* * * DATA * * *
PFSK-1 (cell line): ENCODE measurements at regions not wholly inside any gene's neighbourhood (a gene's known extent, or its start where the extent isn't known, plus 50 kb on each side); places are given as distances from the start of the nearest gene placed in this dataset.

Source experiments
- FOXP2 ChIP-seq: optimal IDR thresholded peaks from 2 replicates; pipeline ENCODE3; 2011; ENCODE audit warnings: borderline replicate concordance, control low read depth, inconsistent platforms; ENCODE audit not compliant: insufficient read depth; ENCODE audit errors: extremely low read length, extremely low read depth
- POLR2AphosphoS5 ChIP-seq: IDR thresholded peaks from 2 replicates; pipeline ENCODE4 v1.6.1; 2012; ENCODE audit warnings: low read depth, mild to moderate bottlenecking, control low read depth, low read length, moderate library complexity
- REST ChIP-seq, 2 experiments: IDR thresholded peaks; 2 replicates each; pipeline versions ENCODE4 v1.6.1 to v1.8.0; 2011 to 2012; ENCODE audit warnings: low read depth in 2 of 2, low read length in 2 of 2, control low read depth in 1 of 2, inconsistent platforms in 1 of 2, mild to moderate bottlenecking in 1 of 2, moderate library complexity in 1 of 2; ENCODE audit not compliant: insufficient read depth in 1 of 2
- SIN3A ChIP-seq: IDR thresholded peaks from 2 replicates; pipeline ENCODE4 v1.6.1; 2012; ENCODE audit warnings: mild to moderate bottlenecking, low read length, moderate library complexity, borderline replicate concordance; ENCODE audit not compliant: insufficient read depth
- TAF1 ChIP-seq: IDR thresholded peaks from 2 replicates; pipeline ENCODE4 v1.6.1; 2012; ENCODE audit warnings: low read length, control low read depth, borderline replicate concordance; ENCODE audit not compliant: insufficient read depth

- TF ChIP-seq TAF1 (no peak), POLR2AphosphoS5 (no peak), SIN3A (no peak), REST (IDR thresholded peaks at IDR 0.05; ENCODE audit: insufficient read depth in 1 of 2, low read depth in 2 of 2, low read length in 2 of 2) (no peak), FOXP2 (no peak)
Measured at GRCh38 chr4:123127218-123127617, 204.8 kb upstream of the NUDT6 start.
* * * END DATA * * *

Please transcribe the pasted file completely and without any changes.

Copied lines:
PFSK-1 (cell line): ENCODE measurements at regions not wholly inside any gene's neighbourhood (a gene's known extent, or its start where the extent isn't known, plus 50 kb on each side); places are given as distances from the start of the nearest gene placed in this dataset.

Source experiments
- FOXP2 ChIP-seq: optimal IDR thresholded peaks from 2 replicates; pipeline ENCODE3; 2011; ENCODE audit warnings: borderline replicate concordance, control low read depth, inconsistent platforms; ENCODE audit not compliant: insufficient read depth; ENCODE audit errors: extremely low read length, extremely low read depth
- POLR2AphosphoS5 ChIP-seq: IDR thresholded peaks from 2 replicates; pipeline ENCODE4 v1.6.1; 2012; ENCODE audit warnings: low read depth, mild to moderate bottlenecking, control low read depth, low read length, moderate library complexity
- REST ChIP-seq, 2 experiments: IDR thresholded peaks; 2 replicates each; pipeline versions ENCODE4 v1.6.1 to v1.8.0; 2011 to 2012; ENCODE audit warnings: low read depth in 2 of 2, low read length in 2 of 2, control low read depth in 1 of 2, inconsistent platforms in 1 of 2, mild to moderate bottlenecking in 1 of 2, moderate library complexity in 1 of 2; ENCODE audit not compliant: insufficient read depth in 1 of 2
- SIN3A ChIP-seq: IDR thresholded peaks from 2 replicates; pipeline ENCODE4 v1.6.1; 2012; ENCODE audit warnings: mild to moderate bottlenecking, low read length, moderate library complexity, borderline replicate concordance; ENCODE audit not compliant: insufficient read depth
- TAF1 ChIP-seq: IDR thresholded peaks from 2 replicates; pipeline ENCODE4 v1.6.1; 2012; ENCODE audit warnings: low read length, control low read depth, borderline replicate concordance; ENCODE audit not compliant: insufficient read depth

- TF ChIP-seq TAF1 (no peak), POLR2AphosphoS5 (no peak), SIN3A (no peak), REST (IDR thresholded peaks at IDR 0.05; ENCODE audit: insufficient read depth in 1 of 2, low read depth in 2 of 2, low read length in 2 of 2) (no peak), FOXP2 (no peak)
Measured at GRCh38 chr4:123127218-123127617, 204.8 kb upstream of the NUDT6 start.